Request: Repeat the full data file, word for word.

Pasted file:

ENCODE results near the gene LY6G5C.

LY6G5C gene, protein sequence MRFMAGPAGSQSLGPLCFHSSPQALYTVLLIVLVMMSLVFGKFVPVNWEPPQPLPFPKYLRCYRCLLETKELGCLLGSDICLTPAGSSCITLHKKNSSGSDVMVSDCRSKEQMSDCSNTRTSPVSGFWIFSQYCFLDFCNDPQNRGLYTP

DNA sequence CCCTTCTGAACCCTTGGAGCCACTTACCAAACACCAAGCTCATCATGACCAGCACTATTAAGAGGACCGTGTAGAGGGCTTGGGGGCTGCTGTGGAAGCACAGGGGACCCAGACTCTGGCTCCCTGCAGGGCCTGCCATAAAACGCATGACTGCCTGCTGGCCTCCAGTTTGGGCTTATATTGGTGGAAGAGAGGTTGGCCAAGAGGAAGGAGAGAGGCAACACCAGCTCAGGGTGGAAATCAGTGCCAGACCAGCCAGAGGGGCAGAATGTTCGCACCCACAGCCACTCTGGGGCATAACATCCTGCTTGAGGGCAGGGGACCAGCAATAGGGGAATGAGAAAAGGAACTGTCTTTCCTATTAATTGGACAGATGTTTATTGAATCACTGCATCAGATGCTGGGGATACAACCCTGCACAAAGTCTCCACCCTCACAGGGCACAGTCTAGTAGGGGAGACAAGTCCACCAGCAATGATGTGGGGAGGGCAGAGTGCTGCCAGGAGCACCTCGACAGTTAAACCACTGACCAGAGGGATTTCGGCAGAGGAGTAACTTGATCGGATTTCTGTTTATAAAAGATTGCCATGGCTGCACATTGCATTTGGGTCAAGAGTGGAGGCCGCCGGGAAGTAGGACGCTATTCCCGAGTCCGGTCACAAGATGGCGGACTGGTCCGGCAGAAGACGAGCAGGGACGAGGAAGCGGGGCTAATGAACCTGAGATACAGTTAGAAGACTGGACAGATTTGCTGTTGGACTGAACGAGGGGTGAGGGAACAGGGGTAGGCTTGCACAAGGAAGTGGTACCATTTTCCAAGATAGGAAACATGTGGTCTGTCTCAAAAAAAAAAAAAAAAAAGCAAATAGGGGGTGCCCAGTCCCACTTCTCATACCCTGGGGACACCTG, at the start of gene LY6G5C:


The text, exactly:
ENCODE results near the gene LY6G5C.

LY6G5C gene, protein sequence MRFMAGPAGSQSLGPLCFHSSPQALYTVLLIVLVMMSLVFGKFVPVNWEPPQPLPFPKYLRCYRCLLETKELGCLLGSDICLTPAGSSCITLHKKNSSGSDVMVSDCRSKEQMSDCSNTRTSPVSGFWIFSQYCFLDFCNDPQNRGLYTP

DNA sequence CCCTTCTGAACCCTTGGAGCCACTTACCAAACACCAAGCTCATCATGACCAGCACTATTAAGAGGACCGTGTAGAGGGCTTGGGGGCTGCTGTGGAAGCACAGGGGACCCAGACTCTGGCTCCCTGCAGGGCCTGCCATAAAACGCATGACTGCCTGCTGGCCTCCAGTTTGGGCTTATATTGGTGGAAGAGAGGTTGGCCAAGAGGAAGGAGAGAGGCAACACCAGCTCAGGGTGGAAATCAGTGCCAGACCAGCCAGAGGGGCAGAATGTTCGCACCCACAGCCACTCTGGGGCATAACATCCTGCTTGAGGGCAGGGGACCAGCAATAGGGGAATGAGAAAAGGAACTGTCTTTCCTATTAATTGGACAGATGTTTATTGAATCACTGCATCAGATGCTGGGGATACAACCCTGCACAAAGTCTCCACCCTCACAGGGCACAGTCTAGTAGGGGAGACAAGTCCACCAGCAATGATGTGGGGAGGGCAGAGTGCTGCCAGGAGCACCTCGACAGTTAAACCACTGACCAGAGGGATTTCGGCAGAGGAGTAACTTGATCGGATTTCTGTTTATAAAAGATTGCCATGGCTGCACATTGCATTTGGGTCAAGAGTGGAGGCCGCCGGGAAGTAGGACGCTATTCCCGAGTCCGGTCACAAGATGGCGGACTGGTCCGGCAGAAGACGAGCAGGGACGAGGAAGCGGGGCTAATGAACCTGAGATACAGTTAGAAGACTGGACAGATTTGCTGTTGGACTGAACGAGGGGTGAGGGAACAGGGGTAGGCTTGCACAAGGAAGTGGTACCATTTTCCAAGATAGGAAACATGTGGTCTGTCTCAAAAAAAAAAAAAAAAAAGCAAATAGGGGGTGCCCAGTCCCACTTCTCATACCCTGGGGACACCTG, at the start of gene LY6G5C: